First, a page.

Five reasons why listed infrastructure appears poised for post-pandemic spike

By Ben Morton, head of Global Infrastructure at Cohen & Steers

Listed infrastructure experienced a significant price reset during pandemic shutdowns due to the direct impact on travel, trade and energy markets in 2020, driving relative valuations to their cheapest levels in over a decade. At the end of June, global listed infrastructure traded at a 0.1x cash flow multiple discount to global equities, compared with a 1.3x pre-pandemic premium.

However, innovation in data transmission and renewable energy, a reopening economy and historic policy support are combining to create potentially attractive infrastructure opportunities for investors looking to build more resilient portfolios – with the potential for equity-like returns, significantly less volatility and attractive downside capture.

Infrastructure initiatives abound

In the US, a bipartisan infrastructure proposal should amplify an already attractive investment opportunity to the extent the policies support railways, power and water infrastructure. Furthermore, to the extent a sizeable plan serves to stimulate the economy, most subsectors of the listed infrastructure universe could benefit. Separately, the administration is taking concrete steps to streamline the approval process for offshore wind and set offshore wind targets.

While a lot of attention today is being given to the US fiscal stimulus effort as it relates to infrastructure, the reality is many countries and regions of the world have been focused on infrastructure development for years. Countries in Europe and Asia most recently have been launching initiatives focused on renewables, telecom and transportation infrastructure, and thinking more proactively about using private capital to fund infrastructure investments.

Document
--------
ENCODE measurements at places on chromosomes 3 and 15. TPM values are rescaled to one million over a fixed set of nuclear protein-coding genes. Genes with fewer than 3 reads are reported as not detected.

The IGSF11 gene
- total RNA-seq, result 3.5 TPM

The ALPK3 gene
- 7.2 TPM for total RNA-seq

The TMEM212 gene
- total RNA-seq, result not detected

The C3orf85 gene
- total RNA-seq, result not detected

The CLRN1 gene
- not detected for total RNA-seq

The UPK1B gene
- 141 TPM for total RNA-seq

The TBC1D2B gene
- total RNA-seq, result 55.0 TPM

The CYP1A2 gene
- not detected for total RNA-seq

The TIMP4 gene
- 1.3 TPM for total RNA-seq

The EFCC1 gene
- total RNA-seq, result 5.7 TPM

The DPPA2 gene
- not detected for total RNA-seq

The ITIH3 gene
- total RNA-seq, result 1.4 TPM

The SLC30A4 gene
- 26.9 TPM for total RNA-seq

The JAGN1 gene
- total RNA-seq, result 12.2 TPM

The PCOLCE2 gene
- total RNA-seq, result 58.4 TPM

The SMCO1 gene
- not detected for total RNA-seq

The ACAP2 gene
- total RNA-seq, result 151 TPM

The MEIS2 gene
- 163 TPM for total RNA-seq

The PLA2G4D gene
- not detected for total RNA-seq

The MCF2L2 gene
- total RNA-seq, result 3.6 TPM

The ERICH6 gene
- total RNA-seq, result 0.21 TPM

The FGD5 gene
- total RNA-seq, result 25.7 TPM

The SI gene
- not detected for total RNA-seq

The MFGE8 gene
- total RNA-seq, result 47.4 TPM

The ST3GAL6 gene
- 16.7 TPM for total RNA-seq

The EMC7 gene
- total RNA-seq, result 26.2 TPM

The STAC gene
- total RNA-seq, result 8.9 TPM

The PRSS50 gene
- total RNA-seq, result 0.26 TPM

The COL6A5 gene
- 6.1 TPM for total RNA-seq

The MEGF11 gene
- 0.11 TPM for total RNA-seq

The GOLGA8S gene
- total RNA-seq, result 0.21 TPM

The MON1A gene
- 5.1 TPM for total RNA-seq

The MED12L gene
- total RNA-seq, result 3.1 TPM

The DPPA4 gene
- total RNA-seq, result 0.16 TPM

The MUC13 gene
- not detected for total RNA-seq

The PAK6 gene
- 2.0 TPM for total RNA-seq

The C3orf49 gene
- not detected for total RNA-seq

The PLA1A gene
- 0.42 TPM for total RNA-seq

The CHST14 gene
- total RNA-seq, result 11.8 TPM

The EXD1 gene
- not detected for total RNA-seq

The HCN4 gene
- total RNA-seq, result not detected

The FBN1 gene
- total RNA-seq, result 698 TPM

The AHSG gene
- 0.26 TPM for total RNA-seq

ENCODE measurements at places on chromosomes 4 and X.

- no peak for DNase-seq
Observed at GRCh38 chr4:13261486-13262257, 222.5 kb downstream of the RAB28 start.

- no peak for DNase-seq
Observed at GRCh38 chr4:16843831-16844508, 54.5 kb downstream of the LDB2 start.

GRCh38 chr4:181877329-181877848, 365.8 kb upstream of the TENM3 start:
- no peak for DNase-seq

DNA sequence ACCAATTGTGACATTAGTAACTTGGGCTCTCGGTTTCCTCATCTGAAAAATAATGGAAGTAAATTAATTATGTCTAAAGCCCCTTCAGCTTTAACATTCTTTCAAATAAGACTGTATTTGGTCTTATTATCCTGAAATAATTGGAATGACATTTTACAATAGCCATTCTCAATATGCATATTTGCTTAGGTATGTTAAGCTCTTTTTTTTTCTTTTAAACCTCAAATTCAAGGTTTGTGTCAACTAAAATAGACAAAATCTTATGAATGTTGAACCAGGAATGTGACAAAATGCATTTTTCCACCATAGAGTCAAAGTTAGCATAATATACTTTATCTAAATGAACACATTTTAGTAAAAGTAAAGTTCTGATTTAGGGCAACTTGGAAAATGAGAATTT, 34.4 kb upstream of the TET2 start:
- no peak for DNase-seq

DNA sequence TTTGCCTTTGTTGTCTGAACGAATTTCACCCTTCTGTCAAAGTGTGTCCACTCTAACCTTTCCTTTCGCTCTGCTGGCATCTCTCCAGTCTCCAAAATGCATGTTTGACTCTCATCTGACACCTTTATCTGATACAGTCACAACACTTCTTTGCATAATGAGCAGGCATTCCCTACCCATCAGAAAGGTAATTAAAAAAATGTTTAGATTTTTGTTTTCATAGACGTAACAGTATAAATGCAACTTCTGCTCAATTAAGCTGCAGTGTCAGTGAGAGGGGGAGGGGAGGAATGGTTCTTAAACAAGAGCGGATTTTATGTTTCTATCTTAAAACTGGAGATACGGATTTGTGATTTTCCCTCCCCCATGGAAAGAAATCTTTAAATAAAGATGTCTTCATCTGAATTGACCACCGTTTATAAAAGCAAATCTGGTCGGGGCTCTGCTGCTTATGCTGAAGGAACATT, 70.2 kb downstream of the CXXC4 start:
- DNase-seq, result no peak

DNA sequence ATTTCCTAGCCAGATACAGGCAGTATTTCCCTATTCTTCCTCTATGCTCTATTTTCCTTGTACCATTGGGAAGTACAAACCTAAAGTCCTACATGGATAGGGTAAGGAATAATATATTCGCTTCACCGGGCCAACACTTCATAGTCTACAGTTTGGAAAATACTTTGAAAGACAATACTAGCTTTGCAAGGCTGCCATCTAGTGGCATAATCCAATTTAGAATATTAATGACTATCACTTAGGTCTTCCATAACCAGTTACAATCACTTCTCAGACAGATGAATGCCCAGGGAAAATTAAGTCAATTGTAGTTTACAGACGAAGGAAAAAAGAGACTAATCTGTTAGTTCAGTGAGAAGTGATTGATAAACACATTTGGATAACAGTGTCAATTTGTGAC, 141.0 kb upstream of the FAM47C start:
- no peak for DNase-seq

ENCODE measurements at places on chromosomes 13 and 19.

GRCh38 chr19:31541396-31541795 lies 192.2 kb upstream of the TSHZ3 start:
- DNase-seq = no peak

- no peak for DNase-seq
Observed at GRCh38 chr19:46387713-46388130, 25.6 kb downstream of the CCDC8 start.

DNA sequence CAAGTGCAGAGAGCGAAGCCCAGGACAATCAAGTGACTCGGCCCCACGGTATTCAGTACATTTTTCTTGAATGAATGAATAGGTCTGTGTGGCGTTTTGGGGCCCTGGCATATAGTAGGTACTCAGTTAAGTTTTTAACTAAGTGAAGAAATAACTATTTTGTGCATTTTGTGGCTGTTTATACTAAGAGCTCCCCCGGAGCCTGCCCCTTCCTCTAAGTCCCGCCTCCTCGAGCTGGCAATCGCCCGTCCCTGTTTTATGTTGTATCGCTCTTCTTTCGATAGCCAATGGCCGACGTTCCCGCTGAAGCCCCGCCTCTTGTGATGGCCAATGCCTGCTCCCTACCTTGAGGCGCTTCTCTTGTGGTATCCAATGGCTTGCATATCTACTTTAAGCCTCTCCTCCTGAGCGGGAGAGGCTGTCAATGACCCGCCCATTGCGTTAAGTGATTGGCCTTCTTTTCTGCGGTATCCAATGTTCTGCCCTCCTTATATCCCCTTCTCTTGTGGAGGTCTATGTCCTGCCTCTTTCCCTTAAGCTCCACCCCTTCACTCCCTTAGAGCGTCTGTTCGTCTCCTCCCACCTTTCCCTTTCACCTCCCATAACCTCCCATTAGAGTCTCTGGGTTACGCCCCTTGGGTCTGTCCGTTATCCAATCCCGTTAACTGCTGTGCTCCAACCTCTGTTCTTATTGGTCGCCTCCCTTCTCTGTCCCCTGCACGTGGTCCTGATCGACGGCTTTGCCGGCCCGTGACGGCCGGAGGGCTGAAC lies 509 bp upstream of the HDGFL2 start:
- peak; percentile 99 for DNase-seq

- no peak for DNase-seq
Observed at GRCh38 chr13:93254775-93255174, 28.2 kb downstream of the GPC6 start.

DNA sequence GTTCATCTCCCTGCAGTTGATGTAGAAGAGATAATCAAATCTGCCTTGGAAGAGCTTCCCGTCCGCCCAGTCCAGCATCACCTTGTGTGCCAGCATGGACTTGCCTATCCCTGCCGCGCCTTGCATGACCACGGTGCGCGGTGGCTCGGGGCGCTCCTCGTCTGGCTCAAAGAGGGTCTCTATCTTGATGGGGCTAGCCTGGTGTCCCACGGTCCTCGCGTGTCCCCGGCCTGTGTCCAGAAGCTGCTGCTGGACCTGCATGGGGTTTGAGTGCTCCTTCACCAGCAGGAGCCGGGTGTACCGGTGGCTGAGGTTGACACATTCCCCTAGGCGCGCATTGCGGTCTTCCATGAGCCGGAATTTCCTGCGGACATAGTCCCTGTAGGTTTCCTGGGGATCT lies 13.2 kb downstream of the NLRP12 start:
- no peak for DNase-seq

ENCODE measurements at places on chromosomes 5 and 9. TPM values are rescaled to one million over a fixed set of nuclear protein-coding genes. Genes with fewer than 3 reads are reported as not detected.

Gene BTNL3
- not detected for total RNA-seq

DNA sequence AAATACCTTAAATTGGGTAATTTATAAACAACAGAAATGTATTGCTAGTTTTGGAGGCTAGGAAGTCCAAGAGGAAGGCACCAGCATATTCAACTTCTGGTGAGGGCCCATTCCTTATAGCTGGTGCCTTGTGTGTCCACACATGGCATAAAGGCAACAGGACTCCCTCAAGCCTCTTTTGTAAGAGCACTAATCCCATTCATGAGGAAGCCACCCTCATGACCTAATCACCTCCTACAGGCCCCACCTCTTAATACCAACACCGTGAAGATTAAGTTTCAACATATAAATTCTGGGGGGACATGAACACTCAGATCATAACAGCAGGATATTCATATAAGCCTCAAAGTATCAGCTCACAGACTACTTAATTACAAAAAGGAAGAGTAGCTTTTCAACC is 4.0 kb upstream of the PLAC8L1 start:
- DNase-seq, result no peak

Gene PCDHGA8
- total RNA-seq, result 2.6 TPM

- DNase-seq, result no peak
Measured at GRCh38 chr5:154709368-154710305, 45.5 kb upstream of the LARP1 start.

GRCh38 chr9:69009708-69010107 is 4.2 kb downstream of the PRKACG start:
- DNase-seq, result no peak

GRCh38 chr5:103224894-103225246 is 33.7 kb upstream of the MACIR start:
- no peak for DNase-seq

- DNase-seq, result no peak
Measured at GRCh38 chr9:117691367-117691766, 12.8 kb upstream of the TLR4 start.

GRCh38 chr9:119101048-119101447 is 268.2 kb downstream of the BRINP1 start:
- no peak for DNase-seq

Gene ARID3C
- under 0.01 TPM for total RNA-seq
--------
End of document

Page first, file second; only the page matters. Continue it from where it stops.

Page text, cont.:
Record growth reinvigorates transport

Roughly $30 trillion in global fiscal and monetary stimulus, combined with accelerating vaccine distribution, has put global growth in 2021 on course to potentially hit a 50-year high.   Particularly in the US, business restrictions have been easing, and consumers – who have generally been saving during the pandemic – appear ready to spend. These trends point to the potential for stronger growth and higher long-term inflation – conditions which have historically been favourable for infrastructure businesses.

A continued economic recovery would likely have the largest impact on transportation infrastructure. Marine ports have seen a tremendous upswing in activity since COVID-19 vaccines were announced, as pent-up demand for industrial goods is fuelling a surge in cargo volumes. The recovery of the goods-based economy – including e-commerce – has likewise led to a resurgence of freight rail volumes that has exceeded the broader economic recovery. This can also be seen in the shift in mix of freight being moved. Whereas shipments of energy commodities and related goods are still below 2019 levels, the movement of consumer goods has accelerated, benefiting from increasing online orders and a broader trend of inventory restocking. We expect the broader onshoring trend to provide the potential for a continued tailwind.

Meanwhile, increasing toll road traffic has demonstrated the potential for a rapid recovery as vaccines become more widely available and as travel resumes, particularly in Europe.

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